Speak Now was her third album and in my opinion, her last album where she displays innocence –  about love, the critics, the press and the fame. Dear John and Innocent were obvious songs written about John Mayer and Kanye West who had done things to her that neither they nor the world was very proud of. Back to December is the first time Taylor displays remorse – a complete acceptance, a swallowing of pride and an acknowledgement that she was wrong and she doesn’t know how to make it right. Mine, Sparks Fly and Ours are all songs that signify an ‘us against the world’ scenario – all at a time when your parents and society do not seem to understand your choices and you really don’t want to explain. You can see early signs of the shrewd business woman coming in here – because there was a criticism that nearly every song in her previous albums had a co-writer and so she decided to write this entire album herself. Yet the song ‘Never Grow Up’ describes the reluctance of being alone, independent, moving out and making decisions. Her pain of heartbreak and refreshing vulnerability was really displayed in two of the songs – Last Kiss and If this was a movie – an emotion that gets far more mature in her next album, Red. Despite ‘Mean’ being a ‘why are you picking on me?’ song, it still manages to be endearing but it’s ‘Better than Revenge’ that displays for the first time Taylor’s pettiness  – this song made her more human to me. I understood, early on that these were diary entries and this song particularly was when she was consumed with hate that another girl had just walked right in and taken away someone she was with. It also shows how Taylor isn’t just singing – the hate really blares through and the line ‘Do you still feel like you know what you’re doing. I don’t think you do. Let’s hear the applause. Show me much how better you are’ displays a large amount of confidence that borders on pride and glee at another’s downfall. It’s another theme that comes up more than once in her later albums.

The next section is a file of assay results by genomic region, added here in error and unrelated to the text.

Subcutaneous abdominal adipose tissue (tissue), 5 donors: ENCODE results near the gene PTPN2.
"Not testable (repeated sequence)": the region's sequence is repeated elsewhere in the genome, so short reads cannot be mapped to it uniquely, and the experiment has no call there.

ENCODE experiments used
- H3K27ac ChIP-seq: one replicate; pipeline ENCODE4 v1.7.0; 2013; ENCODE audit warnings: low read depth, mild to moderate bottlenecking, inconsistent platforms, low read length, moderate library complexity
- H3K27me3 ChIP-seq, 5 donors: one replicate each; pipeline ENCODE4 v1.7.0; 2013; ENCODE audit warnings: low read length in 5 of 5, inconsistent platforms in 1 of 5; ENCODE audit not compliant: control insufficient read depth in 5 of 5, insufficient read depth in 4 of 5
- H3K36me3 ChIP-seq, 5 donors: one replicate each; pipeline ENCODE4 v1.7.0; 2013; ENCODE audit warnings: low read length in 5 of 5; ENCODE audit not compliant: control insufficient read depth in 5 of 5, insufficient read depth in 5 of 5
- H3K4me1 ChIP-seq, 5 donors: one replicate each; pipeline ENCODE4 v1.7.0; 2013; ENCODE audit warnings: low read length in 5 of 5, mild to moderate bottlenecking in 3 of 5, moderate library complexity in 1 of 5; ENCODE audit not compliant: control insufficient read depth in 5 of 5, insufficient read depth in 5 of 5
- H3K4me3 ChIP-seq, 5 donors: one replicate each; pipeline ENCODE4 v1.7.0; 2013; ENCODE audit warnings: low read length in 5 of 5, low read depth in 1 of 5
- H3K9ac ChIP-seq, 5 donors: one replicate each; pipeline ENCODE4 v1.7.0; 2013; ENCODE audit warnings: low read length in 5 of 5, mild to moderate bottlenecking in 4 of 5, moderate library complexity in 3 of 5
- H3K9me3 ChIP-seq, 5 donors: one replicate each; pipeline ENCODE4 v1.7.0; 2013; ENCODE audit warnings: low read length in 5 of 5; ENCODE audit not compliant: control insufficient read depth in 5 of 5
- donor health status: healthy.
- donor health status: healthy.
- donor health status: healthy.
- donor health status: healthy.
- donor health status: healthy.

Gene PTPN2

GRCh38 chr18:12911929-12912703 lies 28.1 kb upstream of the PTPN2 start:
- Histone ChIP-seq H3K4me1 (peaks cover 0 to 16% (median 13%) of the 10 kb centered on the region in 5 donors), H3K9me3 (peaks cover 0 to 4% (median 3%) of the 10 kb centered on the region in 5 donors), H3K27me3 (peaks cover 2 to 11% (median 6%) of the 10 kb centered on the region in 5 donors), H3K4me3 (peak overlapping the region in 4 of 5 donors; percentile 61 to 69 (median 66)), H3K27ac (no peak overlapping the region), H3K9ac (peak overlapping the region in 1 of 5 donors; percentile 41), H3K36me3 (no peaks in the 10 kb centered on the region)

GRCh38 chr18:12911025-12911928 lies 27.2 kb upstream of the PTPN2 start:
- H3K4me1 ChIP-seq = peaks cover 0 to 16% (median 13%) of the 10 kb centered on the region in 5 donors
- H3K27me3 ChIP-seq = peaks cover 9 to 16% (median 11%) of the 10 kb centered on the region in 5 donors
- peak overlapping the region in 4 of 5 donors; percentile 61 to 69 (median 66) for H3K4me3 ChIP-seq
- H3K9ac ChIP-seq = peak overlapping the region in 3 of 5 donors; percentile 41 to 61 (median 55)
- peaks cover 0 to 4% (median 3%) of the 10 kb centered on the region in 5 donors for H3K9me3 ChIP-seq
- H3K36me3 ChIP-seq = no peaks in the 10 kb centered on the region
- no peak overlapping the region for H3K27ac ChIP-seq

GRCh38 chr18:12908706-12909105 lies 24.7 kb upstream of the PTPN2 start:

RED – this is and will always probably be – my favorite album of hers. It is probably her most intense, vivid and perceptive album till date in all its messy complexity. It’s the album that was the soundtrack to my life at that point. Though the other albums are probably more sonically cohesive, Red captures falling in and out of love with both elation and anguish and though the songs are extreme in its pain and power, it is not something to be taken lightly. Love like that can ripple across your life and you can feel those emotions even now – just like these songs can take you back to that moment just as easily. The songs that went on to become hits – We are never ever ever getting back together, 22, Everything has changed, Begin Again, I Knew you were trouble – are not the standouts on this album. ‘All Too Well’ by itself makes this album a stunner – this song will probably be the best songwriting I have ever experienced – it brings together memories in a series of flashbacks – a love that you can remember every moment of and regret how it ended forever. The way the memory of him curdles in her mind during the bridge is masterful and the line – ‘you call me up again just to break me like a promise. So casually cruel in the name of being honest’ tugs at heartstrings you never knew existed. ‘I Almost do’ and Treacherous are two other songs that talks about battles of the heart at two very different points in a relationship. Treacherous is just the beginning of a romance – a forbidden one where every single fiber of your being is telling you to not walk into but you do it because the pull is so strong and you’re willing to put yourself through anything to experience it. I Almost Do, on the other hand, is after the relationship is over – when you’re fighting another battle for self-control – to act nonchalant but inside, you despair and you wonder if he feels just about the same kind of crazy you do. ‘Sad, Beautiful, Tragic’ is a sort of resignation, a laying down of arms, a kind of defeat within yourself admitting that there is nothing more that can be done. I think this was her only album that she cried while working on.